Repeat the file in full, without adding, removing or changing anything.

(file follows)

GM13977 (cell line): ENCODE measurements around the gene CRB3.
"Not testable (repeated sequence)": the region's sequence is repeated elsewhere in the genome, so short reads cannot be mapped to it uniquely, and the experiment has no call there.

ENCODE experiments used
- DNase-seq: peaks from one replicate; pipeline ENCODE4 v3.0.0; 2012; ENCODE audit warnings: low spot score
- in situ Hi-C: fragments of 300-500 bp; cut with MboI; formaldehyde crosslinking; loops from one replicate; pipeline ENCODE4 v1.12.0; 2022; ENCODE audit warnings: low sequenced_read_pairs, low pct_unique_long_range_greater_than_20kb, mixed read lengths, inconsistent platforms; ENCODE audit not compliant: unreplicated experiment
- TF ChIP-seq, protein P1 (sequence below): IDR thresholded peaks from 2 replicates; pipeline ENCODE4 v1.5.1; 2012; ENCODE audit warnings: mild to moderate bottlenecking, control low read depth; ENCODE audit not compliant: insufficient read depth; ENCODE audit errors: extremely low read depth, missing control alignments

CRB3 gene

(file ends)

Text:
GM13977 (cell line): ENCODE measurements around the gene CRB3.
"Not testable (repeated sequence)": the region's sequence is repeated elsewhere in the genome, so short reads cannot be mapped to it uniquely, and the experiment has no call there.

ENCODE experiments used
- DNase-seq: peaks from one replicate; pipeline ENCODE4 v3.0.0; 2012; ENCODE audit warnings: low spot score
- in situ Hi-C: fragments of 300-500 bp; cut with MboI; formaldehyde crosslinking; loops from one replicate; pipeline ENCODE4 v1.12.0; 2022; ENCODE audit warnings: low sequenced_read_pairs, low pct_unique_long_range_greater_than_20kb, mixed read lengths, inconsistent platforms; ENCODE audit not compliant: unreplicated experiment
- TF ChIP-seq, protein P1 (sequence below): IDR thresholded peaks from 2 replicates; pipeline ENCODE4 v1.5.1; 2012; ENCODE audit warnings: mild to moderate bottlenecking, control low read depth; ENCODE audit not compliant: insufficient read depth; ENCODE audit errors: extremely low read depth, missing control alignments

CRB3 gene